My Fundamental Guide to Teaching Math in Kindergarten

I love teaching math in kindergarten because I LOVE MATH! Seriously. It was always my favourite subject in school. I took extra Math courses in college for fun – yes, I’m that weirdo.

I’ve met so many people who absolutely can’t stand math and I wonder – when did that start? Was it because of people around them who hated math? Was it because they never really understood it?

Foundational math skills taught in Kindergarten set the base for all future math learning. I have seen such a focus on early literacy, but early numeracy skills are just as important! We use math in our lives every single day.

One of my goals in my classroom is to instill a love of learning, but especially to encourage more math-lovers like me in the world!

Before I get into it, I just wanted to mention that this is the way I have taught math in my classroom. It’s definitely not the only way to do things and might not work for everyone!
Let me know in the comments if you’ve found something helpful, or what I may be missing.


The concept of scope and sequence is the plan (order and when), ideas, and concepts to be covered in a subject – in this case, Kindergarten math. We are often given a list of goals and objectives, but not how and when to teach them.

A scope and sequence gives you a reference and starting point to plan out each month of teaching. It helps to ensure we cover all concepts, and that we introduce them in an order that makes sense to your students’ abilities.


Number Linking Cards FREEBIE


So how do I teach these concepts?

For each new concept, I follow the same process – direct/explicit instruction (in a whole group setting), hands-on practice (whole group then centers), small groups for further instruction and assessment, and if needed, one-on-one support.


Student playing counting apples Boom Cards™ on Smartboard

I really enjoy using technology to teach and further math skills. I use my SMART board in my direct instruction, and iPads during centers. Students really get the hang of it so quickly, allowing a lot more independent work.

My top tech tool to use in Kindergarten is Boom Cards™ (check out this blog post for more details). I enjoy Google Slides™ too – though I mostly use them for instruction, rather than assigning to students, because of restrictions from my school board.

Another platform I really enjoyed in my last teaching assignment was Mathletics – the website is very engaging with learning games for students, tracks their progress, and has videos for instruction.


child taking photo of pattern from snap cubes

In my province (Quebec), in kindergarten, assessment is based on observations. We do, however, still need to keep some sort of record of progress. My primary methods are taking quick notes and photos of students completing activities.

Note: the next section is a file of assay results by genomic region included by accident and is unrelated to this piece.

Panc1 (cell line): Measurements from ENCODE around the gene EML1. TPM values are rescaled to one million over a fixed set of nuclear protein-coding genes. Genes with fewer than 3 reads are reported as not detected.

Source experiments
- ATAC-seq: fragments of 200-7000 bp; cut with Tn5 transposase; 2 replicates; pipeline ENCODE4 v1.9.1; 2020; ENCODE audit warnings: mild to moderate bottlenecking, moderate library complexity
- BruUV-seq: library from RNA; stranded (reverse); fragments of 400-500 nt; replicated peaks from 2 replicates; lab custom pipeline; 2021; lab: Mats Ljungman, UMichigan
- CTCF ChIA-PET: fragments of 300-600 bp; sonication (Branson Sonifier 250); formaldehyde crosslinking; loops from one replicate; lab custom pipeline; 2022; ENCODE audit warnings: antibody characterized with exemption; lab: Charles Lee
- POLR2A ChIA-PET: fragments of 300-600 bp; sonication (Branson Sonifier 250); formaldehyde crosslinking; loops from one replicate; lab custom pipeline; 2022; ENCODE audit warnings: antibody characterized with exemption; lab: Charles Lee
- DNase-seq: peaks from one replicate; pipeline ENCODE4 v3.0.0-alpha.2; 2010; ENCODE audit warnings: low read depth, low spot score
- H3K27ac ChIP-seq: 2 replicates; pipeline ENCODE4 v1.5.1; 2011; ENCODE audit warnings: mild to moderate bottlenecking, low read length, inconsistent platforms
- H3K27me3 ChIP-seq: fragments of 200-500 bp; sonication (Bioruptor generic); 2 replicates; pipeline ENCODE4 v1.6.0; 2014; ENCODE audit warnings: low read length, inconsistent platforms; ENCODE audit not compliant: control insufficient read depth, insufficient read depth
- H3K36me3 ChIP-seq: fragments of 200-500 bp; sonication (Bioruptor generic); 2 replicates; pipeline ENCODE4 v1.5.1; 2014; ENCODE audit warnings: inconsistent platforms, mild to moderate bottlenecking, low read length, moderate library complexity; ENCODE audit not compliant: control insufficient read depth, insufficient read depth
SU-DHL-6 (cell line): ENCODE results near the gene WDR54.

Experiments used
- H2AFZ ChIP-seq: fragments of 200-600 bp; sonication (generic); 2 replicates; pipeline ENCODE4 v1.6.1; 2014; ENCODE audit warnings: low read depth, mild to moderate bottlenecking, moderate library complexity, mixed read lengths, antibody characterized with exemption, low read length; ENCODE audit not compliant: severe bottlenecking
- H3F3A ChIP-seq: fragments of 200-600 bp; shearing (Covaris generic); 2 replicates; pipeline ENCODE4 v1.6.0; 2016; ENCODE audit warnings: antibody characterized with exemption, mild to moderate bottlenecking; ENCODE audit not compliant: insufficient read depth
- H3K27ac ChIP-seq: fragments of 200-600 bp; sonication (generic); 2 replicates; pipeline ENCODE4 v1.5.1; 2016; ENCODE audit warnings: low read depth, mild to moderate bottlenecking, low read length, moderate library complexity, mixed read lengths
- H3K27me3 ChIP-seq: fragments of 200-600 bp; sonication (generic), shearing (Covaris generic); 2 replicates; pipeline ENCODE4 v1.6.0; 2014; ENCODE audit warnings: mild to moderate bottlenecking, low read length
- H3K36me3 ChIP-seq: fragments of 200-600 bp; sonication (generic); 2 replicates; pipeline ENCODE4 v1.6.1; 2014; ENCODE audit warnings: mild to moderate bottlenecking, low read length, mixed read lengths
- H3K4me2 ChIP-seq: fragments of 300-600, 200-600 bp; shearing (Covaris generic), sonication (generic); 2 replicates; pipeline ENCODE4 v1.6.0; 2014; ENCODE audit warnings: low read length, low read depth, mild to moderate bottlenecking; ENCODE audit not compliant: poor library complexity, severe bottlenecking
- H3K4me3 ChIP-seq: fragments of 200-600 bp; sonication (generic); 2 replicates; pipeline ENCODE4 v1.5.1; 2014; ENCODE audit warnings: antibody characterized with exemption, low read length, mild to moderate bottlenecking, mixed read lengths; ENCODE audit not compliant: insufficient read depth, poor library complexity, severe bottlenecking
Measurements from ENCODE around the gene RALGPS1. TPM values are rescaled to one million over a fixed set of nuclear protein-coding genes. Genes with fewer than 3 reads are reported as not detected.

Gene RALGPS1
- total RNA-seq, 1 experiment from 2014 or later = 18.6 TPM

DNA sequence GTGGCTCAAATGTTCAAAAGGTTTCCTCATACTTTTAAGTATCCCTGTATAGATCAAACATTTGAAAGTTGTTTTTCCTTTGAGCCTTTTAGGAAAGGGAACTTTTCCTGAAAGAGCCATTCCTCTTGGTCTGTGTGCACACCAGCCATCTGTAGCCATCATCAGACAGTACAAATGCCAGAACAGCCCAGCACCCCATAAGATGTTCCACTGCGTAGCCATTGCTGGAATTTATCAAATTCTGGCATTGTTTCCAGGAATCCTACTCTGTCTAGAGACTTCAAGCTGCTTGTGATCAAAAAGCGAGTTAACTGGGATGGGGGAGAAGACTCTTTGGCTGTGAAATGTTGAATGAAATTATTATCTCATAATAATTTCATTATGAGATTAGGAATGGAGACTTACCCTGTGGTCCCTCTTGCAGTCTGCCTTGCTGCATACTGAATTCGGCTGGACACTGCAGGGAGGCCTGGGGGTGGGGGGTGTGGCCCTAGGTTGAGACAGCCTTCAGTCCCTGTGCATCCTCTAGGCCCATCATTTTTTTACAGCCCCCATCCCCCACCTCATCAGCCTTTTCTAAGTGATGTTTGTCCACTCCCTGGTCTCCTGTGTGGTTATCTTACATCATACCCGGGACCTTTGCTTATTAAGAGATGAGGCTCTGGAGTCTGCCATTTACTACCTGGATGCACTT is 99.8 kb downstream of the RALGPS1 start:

The tools I’ve used are Google forms, Google docs, and Seesaw. With Seesaw, I often had my students taking photos of their own work and adding them to their portfolios.

Once per term, I directly assess my students’ skills in number (and letter) recognition, as well as shape and color recognition.


Apples Sorting Math Center

Centers have always been a key component in my classroom, for all subjects – I usually do a mix during that time, and not specifically just math. When I plan out my centers, I try to make them mostly independent, so that I can explain them and then can work with a small group (or individual students if needed).

This takes a LOT of practice, but they eventually get the hang of it! I create the groups (sometimes randomly, sometimes not), and put a timer for each center. When the time is up, students clean up where they’re working before moving on to the next.


There are a ton of ways you can incorporate math into your daily classroom life! Some times are more intentional and part of the routine (such as calendar time, or counting students during attendance), and others are more random and natural (for example, adding a price sheet to a grocery store in dramatic play).

During play, I will often ask questions to students to get them thinking, and they enjoy practicing what they’ve previously learned.


Fall math center sorting leaves

There are so many ways to keep students engaged in learning math! Themes are fun and allow students to practice concepts again and again. It also encourages learning about time, as we introduce many themes at specific times of year (seasons, holidays, etc.).

I like to use math games a lot too, during centers and free play. One of the best ways to get a student to play a game during playtime is to offer to play it with them!

Books, videos, and technology are useful for keeping students engaged.


My journey in teaching has led me to teach Kindergarten in both English and French classrooms. I have picked up some tips and tricks along the way to make teaching math in French easier for educators working in French Immersion or bilingual schools.

As mentioned in the above sections, in French I’ve kept students engaged with centers, games, and many hands-on activities. Incorporating math skills into everyday classroom life is essential, to have repeated exposure to vocabulary that is even less familiar in a second language.

What strategies are you looking forward to trying? Are there similarities between my classroom and yours? Let me know in the comments below!

My Fundamental Guide to Teaching Math in Kindergarten PIN

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